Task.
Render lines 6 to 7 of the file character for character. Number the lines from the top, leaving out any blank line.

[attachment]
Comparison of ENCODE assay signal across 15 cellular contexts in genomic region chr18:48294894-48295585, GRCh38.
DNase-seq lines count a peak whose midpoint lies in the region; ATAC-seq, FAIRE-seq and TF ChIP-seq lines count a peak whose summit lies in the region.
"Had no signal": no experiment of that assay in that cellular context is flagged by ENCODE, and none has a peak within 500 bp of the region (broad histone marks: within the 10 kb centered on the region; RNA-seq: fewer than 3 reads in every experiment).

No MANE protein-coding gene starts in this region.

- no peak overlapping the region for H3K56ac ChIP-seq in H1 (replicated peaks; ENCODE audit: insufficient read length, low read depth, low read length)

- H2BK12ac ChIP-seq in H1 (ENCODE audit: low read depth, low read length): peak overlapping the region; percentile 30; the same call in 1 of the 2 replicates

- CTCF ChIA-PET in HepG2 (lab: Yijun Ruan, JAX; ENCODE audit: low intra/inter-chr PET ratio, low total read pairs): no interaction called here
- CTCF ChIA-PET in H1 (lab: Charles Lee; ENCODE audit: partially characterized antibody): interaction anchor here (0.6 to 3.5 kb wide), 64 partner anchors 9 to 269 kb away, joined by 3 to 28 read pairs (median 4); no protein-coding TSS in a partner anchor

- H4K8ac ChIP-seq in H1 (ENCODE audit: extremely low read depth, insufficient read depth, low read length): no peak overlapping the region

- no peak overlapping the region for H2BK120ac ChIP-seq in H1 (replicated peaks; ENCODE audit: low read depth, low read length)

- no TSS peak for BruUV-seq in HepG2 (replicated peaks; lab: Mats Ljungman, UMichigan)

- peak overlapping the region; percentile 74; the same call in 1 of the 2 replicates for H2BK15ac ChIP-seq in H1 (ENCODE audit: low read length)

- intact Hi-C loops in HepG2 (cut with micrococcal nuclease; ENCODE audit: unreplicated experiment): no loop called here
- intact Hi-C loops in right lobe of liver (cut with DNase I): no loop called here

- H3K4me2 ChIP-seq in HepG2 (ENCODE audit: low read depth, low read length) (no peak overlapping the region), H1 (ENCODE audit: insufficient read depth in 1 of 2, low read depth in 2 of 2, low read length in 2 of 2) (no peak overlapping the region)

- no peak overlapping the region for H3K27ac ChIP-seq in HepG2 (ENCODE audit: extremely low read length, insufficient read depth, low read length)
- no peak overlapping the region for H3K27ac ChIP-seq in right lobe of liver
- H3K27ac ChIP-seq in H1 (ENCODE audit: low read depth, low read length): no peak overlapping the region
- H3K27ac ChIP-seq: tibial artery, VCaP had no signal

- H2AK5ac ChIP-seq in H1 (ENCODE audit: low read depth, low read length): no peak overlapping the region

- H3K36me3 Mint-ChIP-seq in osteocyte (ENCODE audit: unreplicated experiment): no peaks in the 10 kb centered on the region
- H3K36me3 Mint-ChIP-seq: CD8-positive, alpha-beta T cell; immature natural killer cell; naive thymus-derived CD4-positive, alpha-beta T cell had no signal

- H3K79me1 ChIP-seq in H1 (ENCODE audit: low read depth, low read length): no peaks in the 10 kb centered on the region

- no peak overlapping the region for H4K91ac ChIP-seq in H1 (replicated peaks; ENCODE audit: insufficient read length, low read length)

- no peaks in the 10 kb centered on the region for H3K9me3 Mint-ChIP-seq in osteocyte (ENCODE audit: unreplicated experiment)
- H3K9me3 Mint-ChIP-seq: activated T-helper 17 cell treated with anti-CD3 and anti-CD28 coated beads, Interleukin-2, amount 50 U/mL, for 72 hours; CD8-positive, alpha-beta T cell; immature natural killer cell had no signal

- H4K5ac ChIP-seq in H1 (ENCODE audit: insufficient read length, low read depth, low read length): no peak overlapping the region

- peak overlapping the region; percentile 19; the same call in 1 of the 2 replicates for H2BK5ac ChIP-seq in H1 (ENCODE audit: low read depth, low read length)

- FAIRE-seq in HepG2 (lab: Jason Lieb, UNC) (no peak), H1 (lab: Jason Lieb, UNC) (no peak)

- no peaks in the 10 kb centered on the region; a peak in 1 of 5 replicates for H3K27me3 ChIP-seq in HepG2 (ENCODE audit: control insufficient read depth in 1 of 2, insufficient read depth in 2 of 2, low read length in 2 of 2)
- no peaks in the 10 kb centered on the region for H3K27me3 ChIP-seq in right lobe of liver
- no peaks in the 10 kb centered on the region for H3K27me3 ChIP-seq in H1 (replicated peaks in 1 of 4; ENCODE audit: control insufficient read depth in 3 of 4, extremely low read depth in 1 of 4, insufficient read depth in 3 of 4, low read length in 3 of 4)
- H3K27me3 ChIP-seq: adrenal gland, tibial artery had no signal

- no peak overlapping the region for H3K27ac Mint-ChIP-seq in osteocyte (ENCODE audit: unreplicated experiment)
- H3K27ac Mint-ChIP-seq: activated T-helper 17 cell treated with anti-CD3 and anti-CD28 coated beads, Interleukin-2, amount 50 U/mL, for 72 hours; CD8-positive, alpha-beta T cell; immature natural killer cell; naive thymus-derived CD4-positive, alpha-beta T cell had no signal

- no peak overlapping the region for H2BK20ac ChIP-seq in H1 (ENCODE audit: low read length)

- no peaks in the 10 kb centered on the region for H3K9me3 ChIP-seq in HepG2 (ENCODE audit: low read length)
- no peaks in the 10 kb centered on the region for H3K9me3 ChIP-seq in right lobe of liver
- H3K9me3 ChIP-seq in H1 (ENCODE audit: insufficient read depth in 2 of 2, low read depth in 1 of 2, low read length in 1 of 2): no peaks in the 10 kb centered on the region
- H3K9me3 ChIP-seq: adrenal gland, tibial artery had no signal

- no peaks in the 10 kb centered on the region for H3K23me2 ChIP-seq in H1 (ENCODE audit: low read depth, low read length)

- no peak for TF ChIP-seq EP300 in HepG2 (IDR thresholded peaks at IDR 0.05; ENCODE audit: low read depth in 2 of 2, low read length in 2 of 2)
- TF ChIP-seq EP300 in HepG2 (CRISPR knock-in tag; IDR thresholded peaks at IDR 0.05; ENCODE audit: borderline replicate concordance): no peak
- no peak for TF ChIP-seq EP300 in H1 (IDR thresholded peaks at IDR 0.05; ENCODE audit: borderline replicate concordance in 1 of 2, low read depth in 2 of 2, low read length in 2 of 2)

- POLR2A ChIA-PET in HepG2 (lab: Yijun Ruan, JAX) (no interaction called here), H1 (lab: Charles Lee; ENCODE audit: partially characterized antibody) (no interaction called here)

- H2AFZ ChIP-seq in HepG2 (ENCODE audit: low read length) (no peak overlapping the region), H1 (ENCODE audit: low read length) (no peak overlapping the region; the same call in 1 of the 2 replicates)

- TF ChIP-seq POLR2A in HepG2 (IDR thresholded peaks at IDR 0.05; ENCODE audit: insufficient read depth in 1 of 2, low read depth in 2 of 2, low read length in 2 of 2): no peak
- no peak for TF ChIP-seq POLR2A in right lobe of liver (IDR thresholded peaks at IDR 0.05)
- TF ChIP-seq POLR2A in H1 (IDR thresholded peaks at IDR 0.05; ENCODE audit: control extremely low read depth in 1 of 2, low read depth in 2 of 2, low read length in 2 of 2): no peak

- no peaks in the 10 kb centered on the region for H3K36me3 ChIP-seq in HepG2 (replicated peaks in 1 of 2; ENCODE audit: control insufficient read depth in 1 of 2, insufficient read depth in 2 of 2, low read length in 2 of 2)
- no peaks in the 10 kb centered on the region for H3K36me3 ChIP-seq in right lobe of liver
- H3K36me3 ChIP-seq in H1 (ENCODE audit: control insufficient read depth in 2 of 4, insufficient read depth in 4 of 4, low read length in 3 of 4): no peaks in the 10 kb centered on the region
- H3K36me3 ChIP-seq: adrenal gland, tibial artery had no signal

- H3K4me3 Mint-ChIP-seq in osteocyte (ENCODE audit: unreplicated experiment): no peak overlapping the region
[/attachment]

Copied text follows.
- H2BK12ac ChIP-seq in H1 (ENCODE audit: low read depth, low read length): peak overlapping the region; percentile 30; the same call in 1 of the 2 replicates

- CTCF ChIA-PET in HepG2 (lab: Yijun Ruan, JAX; ENCODE audit: low intra/inter-chr PET ratio, low total read pairs): no interaction called here